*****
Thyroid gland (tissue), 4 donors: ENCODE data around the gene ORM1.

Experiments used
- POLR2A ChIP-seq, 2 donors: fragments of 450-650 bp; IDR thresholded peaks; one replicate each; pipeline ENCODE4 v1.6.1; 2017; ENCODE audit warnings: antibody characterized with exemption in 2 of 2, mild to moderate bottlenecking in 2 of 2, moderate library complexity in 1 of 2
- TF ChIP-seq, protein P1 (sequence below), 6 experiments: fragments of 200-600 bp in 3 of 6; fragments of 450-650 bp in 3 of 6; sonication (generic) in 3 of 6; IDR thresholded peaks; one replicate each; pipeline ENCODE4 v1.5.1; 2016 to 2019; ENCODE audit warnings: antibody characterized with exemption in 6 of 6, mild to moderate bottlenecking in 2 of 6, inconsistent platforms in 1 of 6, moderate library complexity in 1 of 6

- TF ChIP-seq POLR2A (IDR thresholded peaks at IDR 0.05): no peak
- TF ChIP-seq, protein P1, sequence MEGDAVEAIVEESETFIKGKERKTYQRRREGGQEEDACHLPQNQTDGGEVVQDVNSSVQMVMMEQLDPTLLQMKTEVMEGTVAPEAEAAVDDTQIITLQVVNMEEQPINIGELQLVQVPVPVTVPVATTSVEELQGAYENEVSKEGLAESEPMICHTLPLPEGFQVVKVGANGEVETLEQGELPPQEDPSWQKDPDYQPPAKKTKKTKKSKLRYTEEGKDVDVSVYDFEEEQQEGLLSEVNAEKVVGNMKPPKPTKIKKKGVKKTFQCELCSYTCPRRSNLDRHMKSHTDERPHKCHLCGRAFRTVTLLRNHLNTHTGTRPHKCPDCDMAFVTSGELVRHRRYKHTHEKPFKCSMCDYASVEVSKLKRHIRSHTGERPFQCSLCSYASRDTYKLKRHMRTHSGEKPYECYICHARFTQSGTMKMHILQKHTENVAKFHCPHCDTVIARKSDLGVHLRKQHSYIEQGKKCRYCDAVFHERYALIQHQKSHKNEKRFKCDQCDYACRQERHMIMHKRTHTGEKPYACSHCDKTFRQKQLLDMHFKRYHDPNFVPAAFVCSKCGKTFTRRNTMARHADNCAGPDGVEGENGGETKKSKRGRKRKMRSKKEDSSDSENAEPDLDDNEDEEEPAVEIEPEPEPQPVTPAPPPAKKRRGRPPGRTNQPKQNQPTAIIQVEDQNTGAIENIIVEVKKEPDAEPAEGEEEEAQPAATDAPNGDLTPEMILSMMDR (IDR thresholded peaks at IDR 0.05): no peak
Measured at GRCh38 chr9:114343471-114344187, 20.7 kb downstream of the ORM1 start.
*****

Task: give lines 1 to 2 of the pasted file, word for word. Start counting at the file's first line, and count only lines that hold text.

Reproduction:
Thyroid gland (tissue), 4 donors: ENCODE data around the gene ORM1.

Experiments used